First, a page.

No, the non repudiation bit is in fact the number of the beast.
That is at least the conclusion we came to after the argument in
I think the problem here is that the only thing we can get agreement on
is what a repudiation bit would be - I make no undertaking to take
care of this key. A non repudiation _bit_ is like a solvency
bit, completely inadequate.
From: Trevor Freeman [mailto:trevorf(_at_)windows(_dot_)microsoft(_dot_)com]
Sent: Monday, October 21, 2002 5:21 PM
To: Housley, Russ; Blake Ramsdell
Subject: RE: The Great nonRepudiation vs. digitalSignature Debate
It's definitely a matter of local client policy what you accept. Even
with interpersonal messaging - the email may have legal
would have thought that the use of the NR bit would be also
tied to some
certificate policy. The issuer may think that the policy is
good for NR,
hence is OK to set the NR bit. I as the relying party I may not agree
and mapped the policy to one which excludes the use of NR in
I have implicitly mapped NR to plain DS.
From: Housley, Russ [mailto:rhousley(_at_)rsasecurity(_dot_)com]
Sent: Monday, October 21, 2002 7:02 AM
To: Blake Ramsdell
Subject: Re: The Great nonRepudiation vs. digitalSignature Debate
I think that the language in RFC 3280 is fine for CA certificates.
I do think that additional guidance should be given to the
signed message. Here is my proposal.
S/MIME receiving agents MUST NOT accept the signature of a message
if it was verified using a certificate which contains the keyUsage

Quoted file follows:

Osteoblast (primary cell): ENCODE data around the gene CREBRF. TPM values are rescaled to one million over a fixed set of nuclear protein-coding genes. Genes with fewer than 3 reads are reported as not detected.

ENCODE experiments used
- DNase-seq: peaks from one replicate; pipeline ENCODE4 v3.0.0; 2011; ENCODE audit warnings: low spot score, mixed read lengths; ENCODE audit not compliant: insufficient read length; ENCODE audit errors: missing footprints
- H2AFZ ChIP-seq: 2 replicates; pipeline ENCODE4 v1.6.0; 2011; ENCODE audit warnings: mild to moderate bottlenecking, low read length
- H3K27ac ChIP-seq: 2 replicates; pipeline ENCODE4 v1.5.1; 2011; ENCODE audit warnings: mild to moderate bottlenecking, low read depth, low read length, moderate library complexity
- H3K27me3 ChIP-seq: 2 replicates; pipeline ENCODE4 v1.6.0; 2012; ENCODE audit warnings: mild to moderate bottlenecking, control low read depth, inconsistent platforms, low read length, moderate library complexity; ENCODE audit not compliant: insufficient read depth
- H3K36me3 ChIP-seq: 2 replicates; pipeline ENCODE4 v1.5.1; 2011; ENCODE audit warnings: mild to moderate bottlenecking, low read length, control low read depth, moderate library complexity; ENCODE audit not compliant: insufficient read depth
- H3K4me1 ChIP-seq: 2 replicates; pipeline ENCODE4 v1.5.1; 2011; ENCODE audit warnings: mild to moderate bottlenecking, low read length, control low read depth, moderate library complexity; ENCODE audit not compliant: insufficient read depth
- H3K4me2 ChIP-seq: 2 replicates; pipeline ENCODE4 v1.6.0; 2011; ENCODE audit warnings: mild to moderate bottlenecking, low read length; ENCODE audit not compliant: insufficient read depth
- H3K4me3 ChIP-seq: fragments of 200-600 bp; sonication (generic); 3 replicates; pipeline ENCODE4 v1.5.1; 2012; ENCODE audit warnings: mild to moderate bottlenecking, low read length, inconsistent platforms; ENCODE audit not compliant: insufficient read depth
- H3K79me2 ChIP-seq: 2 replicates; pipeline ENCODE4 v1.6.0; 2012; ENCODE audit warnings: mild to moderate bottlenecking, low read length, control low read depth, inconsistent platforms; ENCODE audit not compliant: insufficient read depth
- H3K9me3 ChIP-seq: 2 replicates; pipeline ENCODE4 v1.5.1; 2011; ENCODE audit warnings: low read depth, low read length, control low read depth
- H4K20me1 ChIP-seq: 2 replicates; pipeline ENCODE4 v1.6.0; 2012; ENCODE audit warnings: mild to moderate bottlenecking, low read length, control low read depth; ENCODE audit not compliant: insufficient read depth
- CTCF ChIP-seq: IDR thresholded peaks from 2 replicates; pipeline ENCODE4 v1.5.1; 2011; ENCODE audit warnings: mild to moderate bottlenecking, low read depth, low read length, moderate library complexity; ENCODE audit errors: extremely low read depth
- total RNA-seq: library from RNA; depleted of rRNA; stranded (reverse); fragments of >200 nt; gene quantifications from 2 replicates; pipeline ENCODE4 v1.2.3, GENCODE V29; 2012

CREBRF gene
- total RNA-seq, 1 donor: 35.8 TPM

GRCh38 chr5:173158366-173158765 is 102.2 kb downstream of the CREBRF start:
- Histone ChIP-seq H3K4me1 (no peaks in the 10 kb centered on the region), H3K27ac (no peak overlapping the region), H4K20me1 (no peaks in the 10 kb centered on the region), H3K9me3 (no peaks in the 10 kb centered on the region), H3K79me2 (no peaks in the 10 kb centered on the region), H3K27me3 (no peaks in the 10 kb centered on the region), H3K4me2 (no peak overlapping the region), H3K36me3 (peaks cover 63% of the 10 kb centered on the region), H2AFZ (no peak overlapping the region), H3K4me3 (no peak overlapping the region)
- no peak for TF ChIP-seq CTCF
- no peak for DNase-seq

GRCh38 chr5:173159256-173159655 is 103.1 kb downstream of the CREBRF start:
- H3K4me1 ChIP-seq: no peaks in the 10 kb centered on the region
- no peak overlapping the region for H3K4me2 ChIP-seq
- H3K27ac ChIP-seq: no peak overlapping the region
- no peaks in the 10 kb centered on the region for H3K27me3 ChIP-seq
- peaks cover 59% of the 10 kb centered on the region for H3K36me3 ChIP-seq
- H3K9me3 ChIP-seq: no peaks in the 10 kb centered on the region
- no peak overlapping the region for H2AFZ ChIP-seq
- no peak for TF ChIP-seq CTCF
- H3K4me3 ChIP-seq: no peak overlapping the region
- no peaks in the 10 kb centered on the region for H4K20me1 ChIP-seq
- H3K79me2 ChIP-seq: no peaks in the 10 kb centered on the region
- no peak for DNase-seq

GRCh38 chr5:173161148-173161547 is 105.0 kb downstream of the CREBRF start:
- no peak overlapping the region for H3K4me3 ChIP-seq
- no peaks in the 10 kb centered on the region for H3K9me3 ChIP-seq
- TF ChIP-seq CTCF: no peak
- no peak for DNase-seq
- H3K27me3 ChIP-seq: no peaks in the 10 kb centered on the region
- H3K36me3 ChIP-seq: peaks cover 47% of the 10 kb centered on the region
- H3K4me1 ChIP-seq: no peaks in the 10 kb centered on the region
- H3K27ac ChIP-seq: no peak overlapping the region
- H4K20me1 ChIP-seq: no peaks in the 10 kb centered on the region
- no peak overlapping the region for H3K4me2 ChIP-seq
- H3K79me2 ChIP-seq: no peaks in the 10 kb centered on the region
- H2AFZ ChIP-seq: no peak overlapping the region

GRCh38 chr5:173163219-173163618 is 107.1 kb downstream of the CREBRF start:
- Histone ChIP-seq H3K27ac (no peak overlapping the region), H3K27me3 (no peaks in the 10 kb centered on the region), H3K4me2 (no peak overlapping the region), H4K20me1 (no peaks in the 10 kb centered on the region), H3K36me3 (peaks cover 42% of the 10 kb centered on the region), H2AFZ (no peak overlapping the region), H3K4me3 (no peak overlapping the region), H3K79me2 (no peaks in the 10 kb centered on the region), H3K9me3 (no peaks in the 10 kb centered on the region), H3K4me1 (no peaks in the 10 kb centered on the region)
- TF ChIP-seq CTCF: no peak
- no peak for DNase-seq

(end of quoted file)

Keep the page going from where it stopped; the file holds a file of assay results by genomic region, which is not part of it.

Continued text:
extension without either the digitalSignature or
Sometimes S/MIME is used as a secure message transport for
applications beyond interpersonal messaging. In such cases, the
S/MIME-enabled application can specify additional requirements
concerning the digitalSignature or nonRepudiation bits within the
keyUsage certificate extension.
I think that this is a reasonable approach because it
specifies a clear
behavior for an S/MIME library (such as SFL), but it does not prevent
application that might use such a library from imposing additional
requirements on these bits.
Anyone have other thoughts?
At 03:30 PM 10/17/2002 -0700, Blake Ramsdell wrote:
The use of the digitalSignature and nonRepudiation bits in the key
certificate extension are not explicitly covered in the
Where this would go is the rather brilliant language "interpretation
syntax for all extensions MUST follow [KEYM], unless otherwise
However, there has been some concern that the wording in
[KEYM] is not
sufficient, and that this should be addressed specifically in -CERT.
1. Which bits should be set for an end-entity certificate
used to sign
an S/MIME message? Is there a difference in this application between
nonRepudiation and digitalSignature, or can the assertion of
sufficient to convey the proper signing authority?
2. Which bits should be set in CA certificates?
The current thinking is that if the extension is present, either (or
both) bits MUST be asserted on end-entity certificates when
used for a
signature. If the extension is present in a CA certificate, then
(or both) bits MUST be asserted also.
I'll be hiding under my bed if anyone needs me.
Blake Ramsdell | Brute Squad Labs | http://www.brutesquadlabs.com